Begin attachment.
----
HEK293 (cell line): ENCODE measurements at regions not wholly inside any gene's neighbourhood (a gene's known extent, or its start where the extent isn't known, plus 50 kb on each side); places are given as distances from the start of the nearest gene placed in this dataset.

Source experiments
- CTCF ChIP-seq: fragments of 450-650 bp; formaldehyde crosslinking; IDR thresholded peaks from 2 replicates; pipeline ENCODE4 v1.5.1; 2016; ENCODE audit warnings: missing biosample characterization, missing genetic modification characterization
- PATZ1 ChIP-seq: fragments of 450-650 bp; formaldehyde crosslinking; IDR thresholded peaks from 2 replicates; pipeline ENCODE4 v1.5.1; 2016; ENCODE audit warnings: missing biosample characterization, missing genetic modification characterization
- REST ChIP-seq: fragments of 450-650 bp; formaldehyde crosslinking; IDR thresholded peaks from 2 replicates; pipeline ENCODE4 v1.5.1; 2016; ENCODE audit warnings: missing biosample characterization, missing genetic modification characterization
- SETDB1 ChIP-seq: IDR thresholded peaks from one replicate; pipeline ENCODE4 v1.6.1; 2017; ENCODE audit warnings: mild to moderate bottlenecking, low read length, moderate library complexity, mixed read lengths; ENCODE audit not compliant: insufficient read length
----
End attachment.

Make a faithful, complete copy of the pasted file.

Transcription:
HEK293 (cell line): ENCODE measurements at regions not wholly inside any gene's neighbourhood (a gene's known extent, or its start where the extent isn't known, plus 50 kb on each side); places are given as distances from the start of the nearest gene placed in this dataset.

Source experiments
- CTCF ChIP-seq: fragments of 450-650 bp; formaldehyde crosslinking; IDR thresholded peaks from 2 replicates; pipeline ENCODE4 v1.5.1; 2016; ENCODE audit warnings: missing biosample characterization, missing genetic modification characterization
- PATZ1 ChIP-seq: fragments of 450-650 bp; formaldehyde crosslinking; IDR thresholded peaks from 2 replicates; pipeline ENCODE4 v1.5.1; 2016; ENCODE audit warnings: missing biosample characterization, missing genetic modification characterization
- REST ChIP-seq: fragments of 450-650 bp; formaldehyde crosslinking; IDR thresholded peaks from 2 replicates; pipeline ENCODE4 v1.5.1; 2016; ENCODE audit warnings: missing biosample characterization, missing genetic modification characterization
- SETDB1 ChIP-seq: IDR thresholded peaks from one replicate; pipeline ENCODE4 v1.6.1; 2017; ENCODE audit warnings: mild to moderate bottlenecking, low read length, moderate library complexity, mixed read lengths; ENCODE audit not compliant: insufficient read length